TrekNews.net went hands-on with the new and improved version of Star Trek Online at Star Trek Mission: New York over the weekend, and also sat down with the game’s Executive Producer Stephen Ricossa in an exclusive interview detailing his thoughts on the state of Star Trek Online and its place in Star Trek gaming culture.
Initial impressions of the console port are overall positive. Developer Cryptic had a large presence at the convention, with multiple PlayStation 4s set up to demo the game, and there were always lines for each console. The most immediate difference we noticed from the demo was the rebuilt graphics engine Cryptic has utilized in this version of Star Trek Online. The game now harnesses the power of Microsoft’s and Sony’s consoles to produce advanced lighting effects and sharper textures, meaning the game looks much better than its PC counterpart. That’s not to say the game’s graphics are on par with more popular, high-budget titles; character animations, screen transitions, and world geometry seemed still a little rough, but such is usually the cost of developing a MMORPG (massive multiplayer online role-playing game).
The other significant change to the game is the move from the keyboard and mouse control interface to a standard Xbox One or PlayStation 4 controller. This was one of the most challenging aspects for the team, as they had to adapt a 72-button keyboard and mouse layout onto a seven-button console controller. This transition seems to have come through well in the demo version of the game, as captain abilities are now mapped to certain buttons, and the game utilizes a radical wheel to combine multiple abilities into an easy-to-use interface. The simplified control scheme brings with it a redesigned user interface, which means the screen seems less cluttered than what PC players use. This will surely help new players experiencing the game on consoles who might otherwise be intimidated or confused by the overloaded interface.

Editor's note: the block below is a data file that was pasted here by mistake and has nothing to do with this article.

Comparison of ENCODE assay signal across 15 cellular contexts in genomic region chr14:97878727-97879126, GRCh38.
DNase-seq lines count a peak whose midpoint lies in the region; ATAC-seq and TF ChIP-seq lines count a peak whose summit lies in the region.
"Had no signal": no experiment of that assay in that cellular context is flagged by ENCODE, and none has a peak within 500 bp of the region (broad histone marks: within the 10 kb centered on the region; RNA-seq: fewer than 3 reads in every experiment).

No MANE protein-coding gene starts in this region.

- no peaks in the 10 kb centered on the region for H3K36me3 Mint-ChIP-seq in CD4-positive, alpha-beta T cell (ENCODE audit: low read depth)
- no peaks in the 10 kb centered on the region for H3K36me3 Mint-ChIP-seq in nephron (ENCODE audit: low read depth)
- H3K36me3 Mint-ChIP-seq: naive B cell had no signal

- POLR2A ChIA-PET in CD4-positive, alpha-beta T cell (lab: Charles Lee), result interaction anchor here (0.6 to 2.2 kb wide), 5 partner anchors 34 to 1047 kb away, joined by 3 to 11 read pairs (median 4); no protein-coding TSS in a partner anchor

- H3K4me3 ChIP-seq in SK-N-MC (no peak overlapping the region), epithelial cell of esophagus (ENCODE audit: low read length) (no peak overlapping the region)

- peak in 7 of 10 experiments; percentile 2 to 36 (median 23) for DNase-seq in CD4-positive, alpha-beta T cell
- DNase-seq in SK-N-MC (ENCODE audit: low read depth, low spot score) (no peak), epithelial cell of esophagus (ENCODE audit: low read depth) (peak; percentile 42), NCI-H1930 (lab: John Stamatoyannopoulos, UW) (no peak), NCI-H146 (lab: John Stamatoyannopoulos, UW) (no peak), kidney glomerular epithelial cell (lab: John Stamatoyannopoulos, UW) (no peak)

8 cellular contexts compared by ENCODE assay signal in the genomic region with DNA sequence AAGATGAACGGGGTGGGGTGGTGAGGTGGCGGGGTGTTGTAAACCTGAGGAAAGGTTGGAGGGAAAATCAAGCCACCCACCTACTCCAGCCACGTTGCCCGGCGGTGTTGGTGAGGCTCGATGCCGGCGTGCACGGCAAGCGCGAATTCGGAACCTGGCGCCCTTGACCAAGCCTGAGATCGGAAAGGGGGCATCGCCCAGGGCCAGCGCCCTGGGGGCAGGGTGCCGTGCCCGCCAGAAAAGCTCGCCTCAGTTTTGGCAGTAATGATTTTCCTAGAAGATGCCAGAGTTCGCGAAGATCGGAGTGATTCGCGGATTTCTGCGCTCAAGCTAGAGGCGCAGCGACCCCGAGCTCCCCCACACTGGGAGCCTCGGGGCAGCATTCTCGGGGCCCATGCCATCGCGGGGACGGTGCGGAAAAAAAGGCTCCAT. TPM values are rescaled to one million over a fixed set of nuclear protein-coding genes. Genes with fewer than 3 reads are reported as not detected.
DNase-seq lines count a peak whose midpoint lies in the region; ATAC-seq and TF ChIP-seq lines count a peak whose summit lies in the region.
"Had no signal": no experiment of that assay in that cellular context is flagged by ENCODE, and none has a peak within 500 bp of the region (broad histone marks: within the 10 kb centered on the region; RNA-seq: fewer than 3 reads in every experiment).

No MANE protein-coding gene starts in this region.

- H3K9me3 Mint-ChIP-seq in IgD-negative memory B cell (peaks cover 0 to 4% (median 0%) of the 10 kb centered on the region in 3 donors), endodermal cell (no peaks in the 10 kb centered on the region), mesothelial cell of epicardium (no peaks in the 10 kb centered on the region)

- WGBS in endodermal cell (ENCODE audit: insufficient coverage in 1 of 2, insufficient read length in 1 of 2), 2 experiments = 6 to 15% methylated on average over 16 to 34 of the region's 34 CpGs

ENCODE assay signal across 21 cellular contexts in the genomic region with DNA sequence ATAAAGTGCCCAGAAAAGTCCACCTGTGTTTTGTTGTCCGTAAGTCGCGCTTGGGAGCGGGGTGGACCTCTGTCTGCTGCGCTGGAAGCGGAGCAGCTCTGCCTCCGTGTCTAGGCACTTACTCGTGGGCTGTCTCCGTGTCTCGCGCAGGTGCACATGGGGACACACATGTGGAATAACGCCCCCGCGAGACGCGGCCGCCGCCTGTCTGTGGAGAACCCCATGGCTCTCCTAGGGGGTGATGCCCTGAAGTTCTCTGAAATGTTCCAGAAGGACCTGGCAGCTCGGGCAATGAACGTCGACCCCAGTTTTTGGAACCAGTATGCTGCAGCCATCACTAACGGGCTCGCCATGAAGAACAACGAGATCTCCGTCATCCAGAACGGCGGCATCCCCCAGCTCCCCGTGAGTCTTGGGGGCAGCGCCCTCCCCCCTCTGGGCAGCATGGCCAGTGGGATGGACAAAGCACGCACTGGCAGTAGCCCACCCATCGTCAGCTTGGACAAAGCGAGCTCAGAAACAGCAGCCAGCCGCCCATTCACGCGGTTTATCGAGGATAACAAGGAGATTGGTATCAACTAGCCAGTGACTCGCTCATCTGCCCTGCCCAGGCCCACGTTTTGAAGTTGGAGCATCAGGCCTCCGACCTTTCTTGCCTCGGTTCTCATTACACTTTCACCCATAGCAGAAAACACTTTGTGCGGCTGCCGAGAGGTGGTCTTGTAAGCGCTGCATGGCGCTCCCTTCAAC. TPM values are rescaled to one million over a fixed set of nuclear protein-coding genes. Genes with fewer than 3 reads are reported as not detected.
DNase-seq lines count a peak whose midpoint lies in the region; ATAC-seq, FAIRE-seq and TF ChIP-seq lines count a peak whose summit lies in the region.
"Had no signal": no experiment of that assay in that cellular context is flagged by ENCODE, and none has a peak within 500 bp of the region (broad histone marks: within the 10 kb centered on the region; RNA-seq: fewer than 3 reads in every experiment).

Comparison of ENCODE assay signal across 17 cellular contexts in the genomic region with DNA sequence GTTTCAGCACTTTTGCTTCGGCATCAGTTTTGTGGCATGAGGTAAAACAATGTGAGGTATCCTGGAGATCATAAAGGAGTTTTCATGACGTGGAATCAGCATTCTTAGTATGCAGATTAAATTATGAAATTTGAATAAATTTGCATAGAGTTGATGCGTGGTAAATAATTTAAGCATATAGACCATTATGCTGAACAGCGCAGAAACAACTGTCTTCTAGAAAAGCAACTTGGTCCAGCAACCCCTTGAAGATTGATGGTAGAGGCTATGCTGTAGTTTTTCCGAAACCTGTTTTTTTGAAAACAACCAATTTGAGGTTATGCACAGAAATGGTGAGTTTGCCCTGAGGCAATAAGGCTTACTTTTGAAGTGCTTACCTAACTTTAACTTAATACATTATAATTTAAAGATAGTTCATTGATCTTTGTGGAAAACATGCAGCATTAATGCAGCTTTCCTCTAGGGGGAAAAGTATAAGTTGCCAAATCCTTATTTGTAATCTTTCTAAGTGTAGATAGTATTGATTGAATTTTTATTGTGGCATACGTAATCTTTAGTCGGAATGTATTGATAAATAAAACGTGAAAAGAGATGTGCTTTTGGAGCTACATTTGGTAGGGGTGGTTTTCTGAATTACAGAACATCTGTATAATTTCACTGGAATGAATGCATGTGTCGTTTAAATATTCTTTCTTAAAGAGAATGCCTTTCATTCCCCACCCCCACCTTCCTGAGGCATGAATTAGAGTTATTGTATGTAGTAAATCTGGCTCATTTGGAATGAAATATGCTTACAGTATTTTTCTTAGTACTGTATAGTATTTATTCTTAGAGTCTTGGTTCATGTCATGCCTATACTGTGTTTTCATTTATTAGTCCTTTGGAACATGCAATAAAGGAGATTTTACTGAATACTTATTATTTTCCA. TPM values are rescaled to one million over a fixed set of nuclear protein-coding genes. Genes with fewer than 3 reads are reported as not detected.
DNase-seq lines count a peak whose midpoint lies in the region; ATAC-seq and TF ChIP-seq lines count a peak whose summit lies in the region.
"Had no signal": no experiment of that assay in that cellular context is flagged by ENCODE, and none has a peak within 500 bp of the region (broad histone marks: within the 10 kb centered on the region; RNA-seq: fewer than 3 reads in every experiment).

While there was no network connectivity issues with the demo missions, as expected, it will be interesting to see whether STO succumbs to any connection issues once players descend on the game. This worry aside, it seems like Cryptic has successfully transitioned the game to consoles with a thorough porting process. We’ll have more thoughts once we get our hands on the final release version.
Steve Ricossa has been with Star Trek Online for eight years, which means he worked on the game before it was even released. For the last two years, he has been executive producer, heading the mammoth task of transitioning the game to consoles. This shift was inspired by the success of Neverwinter, a game also published under Arc Games and originally a PC-exclusive before moving to consoles. Now, witnessing Star Trek Online move from PC to consoles is a labor of love by Ricossa and his team.
“I’ve come up the ranks as I’ve been working on this project, so it is something that’s very close to me,” said Ricossa. “It’s something I’m really proud of. The team puts a lot of time and effort into it, and we are all Star Trek fans.”
If there’s any doubt that the folks behind Star Trek Online aren’t fans of the franchise, the research process for creating the game’s episodes should put those fears to rest.